The State Department said Tuesday it has no record of Hillary Clinton signing a key form stating she turned over all official documents upon leaving the department -- a form that was the subject of intense speculation since the issue could determine whether she broke the law. 

That document is known as a "separation" form, which officials are supposed to sign upon leaving the department. It certifies that the person who signs it has turned over all "classified or administratively controlled" materials, as well as all "unclassified documents and papers" relating to official government business. 

Given that Clinton exclusively used personal email while secretary of state and didn't turn over official records until late last year, a former Justice Department official said last week that if Clinton signed that form, she probably gave a false statement and broke the law.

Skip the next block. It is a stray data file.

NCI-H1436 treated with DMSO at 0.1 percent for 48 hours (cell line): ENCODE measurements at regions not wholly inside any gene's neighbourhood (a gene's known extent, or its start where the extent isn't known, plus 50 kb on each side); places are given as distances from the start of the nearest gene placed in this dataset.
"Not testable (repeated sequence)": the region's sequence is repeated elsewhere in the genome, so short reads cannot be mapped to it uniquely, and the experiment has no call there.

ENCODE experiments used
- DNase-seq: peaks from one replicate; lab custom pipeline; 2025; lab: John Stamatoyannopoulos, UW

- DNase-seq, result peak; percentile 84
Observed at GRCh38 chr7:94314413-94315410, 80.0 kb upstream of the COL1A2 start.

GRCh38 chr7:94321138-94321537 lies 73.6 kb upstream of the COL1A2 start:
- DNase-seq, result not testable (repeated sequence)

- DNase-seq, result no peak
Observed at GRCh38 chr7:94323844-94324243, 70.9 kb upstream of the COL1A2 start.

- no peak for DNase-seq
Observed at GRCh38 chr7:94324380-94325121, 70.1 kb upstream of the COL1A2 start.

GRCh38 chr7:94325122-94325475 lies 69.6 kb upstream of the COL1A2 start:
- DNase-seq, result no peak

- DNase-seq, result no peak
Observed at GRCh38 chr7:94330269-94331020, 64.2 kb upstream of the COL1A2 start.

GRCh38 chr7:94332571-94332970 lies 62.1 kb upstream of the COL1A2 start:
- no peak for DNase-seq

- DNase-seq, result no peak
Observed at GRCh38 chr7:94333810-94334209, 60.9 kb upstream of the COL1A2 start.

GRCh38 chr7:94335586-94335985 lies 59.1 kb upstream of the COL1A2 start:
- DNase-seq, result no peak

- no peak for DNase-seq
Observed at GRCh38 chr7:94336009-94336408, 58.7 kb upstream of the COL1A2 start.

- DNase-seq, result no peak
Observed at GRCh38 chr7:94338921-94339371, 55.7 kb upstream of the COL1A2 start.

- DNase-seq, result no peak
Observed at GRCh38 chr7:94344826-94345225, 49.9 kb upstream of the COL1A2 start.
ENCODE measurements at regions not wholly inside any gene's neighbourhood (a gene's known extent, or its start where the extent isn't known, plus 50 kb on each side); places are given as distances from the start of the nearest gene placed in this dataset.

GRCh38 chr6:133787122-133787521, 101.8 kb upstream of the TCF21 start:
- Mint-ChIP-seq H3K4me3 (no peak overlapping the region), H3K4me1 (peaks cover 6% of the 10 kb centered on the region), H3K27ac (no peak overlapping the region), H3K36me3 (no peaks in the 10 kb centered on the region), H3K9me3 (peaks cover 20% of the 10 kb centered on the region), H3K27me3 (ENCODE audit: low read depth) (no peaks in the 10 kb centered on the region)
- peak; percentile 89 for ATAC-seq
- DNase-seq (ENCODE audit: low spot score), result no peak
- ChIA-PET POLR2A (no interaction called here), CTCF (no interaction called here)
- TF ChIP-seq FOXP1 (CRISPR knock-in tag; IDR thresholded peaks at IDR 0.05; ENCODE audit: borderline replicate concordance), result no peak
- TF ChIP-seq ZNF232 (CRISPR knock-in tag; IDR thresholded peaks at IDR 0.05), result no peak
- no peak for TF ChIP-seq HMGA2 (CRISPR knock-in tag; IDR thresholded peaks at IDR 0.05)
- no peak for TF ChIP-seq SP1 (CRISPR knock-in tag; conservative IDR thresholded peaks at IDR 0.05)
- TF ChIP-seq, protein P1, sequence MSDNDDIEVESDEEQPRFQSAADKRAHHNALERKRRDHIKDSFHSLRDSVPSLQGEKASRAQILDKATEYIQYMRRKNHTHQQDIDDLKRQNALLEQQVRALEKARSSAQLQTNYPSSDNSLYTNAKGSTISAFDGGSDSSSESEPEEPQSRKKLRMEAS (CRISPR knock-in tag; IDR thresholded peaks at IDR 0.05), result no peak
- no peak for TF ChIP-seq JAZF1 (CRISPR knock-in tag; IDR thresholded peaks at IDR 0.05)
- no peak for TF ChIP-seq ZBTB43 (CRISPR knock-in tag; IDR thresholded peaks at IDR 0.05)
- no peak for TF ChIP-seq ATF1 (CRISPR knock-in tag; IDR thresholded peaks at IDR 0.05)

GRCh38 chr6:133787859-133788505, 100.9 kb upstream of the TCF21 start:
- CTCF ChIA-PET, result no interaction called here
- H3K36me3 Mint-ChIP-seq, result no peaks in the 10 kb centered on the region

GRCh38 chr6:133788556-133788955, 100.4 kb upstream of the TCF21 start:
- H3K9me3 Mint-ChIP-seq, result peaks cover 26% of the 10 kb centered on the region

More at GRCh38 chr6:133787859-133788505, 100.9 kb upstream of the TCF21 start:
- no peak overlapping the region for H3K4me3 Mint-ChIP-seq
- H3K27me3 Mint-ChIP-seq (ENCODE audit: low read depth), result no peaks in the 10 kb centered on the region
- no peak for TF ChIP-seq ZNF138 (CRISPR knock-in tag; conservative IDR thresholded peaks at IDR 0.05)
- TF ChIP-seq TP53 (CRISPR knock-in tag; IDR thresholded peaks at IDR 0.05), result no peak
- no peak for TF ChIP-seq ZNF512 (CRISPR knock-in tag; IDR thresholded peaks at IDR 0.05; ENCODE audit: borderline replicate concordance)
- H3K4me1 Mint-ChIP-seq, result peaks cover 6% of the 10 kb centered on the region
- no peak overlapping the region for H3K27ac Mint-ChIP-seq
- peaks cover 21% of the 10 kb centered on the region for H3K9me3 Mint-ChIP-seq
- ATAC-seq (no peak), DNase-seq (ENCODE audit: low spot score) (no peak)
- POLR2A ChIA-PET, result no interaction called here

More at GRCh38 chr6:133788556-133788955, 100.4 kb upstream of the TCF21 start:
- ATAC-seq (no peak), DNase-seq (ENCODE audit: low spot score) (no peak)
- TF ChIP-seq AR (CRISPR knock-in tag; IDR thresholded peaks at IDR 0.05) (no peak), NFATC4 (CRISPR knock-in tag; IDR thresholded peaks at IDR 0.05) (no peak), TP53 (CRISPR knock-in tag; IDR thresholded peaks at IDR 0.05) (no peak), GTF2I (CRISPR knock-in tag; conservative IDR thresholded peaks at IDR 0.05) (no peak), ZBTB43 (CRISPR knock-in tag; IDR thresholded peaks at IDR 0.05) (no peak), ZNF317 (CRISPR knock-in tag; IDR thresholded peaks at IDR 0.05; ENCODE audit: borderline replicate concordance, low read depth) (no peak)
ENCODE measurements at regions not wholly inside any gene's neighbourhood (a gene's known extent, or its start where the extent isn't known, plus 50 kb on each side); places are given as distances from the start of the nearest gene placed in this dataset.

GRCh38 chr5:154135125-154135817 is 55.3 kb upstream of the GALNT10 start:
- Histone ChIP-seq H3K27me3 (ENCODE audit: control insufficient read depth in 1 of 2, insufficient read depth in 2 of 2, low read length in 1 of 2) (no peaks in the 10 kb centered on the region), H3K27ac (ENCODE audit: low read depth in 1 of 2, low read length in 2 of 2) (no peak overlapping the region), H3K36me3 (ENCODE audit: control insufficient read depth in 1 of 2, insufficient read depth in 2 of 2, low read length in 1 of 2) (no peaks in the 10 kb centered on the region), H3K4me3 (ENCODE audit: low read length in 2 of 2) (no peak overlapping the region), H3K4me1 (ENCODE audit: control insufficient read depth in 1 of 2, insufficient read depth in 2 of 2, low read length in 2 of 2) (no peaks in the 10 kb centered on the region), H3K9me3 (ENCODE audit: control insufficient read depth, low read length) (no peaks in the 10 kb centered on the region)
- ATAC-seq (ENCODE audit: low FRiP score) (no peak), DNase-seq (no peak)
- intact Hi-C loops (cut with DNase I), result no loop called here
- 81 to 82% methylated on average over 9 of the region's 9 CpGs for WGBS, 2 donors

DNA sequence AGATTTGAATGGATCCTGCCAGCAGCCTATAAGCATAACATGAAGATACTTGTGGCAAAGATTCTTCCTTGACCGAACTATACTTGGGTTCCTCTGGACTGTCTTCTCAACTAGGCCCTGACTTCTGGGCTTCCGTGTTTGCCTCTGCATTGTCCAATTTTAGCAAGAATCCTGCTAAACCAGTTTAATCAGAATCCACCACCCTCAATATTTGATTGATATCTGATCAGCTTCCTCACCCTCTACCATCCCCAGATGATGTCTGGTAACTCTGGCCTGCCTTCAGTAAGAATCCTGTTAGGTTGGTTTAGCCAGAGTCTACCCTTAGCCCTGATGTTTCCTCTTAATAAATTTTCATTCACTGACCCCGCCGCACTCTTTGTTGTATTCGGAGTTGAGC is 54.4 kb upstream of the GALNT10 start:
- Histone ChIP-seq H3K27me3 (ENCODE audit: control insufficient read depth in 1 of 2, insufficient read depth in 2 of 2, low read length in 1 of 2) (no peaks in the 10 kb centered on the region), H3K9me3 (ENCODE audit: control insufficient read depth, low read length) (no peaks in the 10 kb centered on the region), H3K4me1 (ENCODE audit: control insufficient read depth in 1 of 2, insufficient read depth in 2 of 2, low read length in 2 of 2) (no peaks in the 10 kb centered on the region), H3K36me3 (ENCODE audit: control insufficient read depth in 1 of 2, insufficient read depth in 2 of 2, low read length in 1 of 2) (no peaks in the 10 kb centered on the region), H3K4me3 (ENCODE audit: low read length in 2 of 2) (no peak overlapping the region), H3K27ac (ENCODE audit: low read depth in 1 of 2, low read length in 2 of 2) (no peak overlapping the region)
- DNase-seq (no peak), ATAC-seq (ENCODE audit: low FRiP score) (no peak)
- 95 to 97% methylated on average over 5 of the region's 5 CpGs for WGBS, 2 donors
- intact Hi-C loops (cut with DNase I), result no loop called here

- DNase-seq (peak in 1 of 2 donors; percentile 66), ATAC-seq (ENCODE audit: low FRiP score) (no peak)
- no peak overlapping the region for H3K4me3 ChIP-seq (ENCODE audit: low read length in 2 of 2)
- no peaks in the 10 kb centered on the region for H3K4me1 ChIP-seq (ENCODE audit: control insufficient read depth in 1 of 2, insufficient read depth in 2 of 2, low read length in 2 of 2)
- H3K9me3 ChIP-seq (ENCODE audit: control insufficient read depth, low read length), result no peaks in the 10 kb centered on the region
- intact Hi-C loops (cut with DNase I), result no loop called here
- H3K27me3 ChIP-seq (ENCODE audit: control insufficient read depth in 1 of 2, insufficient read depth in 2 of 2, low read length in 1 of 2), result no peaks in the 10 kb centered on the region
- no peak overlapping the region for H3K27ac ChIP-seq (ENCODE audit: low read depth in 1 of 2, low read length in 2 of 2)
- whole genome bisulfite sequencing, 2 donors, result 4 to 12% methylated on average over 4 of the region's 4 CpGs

But on Tuesday, State Department spokeswoman Jen Psaki told reporters they are "fairly certain she did not" sign it. 

"We have reviewed Secretary Clinton's official personnel file and administrative files and do not have any record of her signing the OF109 [form]," Psaki said. 

This admission comes after the department for days was unable to answer questions about whether Clinton signed the form. 

It also raises questions about whether Clinton, by not signing it, at least violated department policy. 

Psaki claimed Clinton did not violate any policy. Further, she said Tuesday that neither of Clinton's two immediate predecessors, Colin Powell and Condoleezza Rice, signed such a statement either. 

She also said that different bureaus within the department had different rules relating to such statements that had the effect of making their completion optional by some employees. 

Shannen Coffin, a senior lawyer under the George W. Bush administration, first cited the form OF109 in questioning whether Clinton committed a violation by exclusively using personal email as secretary of state, and then not turning over those emails deemed work-related until after leaving the department. 

If she indeed signed the document, he told Fox News last week, "there's no question [she broke the law]."

And if Clinton did not sign that document, he added, "why not?" 

The Associated Press contributed to this report.